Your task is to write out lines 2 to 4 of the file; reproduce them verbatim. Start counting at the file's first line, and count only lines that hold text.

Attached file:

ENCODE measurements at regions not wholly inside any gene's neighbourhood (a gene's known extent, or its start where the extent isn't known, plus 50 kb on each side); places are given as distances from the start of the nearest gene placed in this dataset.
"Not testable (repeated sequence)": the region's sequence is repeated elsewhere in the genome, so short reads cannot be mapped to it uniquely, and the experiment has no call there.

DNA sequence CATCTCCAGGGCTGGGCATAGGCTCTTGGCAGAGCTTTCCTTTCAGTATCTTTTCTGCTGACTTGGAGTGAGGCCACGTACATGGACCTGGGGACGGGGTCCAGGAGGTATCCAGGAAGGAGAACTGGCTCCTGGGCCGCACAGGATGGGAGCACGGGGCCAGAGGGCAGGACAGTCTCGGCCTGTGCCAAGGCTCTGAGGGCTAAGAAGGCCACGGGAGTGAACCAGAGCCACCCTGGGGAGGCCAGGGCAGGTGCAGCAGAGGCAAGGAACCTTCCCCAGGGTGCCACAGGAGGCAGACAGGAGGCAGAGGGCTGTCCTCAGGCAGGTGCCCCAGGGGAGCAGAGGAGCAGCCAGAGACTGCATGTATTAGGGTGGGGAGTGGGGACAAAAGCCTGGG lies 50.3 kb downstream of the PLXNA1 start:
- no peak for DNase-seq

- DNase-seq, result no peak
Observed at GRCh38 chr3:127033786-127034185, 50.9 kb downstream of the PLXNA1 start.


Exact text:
"Not testable (repeated sequence)": the region's sequence is repeated elsewhere in the genome, so short reads cannot be mapped to it uniquely, and the experiment has no call there.

DNA sequence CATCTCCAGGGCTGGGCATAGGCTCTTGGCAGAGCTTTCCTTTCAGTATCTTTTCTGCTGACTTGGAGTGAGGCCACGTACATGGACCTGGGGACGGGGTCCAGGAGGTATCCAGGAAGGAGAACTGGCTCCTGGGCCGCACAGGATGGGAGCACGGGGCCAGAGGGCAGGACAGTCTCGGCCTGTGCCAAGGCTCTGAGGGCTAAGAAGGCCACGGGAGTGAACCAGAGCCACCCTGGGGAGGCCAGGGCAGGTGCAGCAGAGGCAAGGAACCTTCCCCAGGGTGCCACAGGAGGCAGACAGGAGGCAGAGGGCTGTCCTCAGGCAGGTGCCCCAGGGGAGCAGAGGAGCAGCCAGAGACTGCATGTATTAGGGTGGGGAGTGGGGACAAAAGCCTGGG lies 50.3 kb downstream of the PLXNA1 start:
- no peak for DNase-seq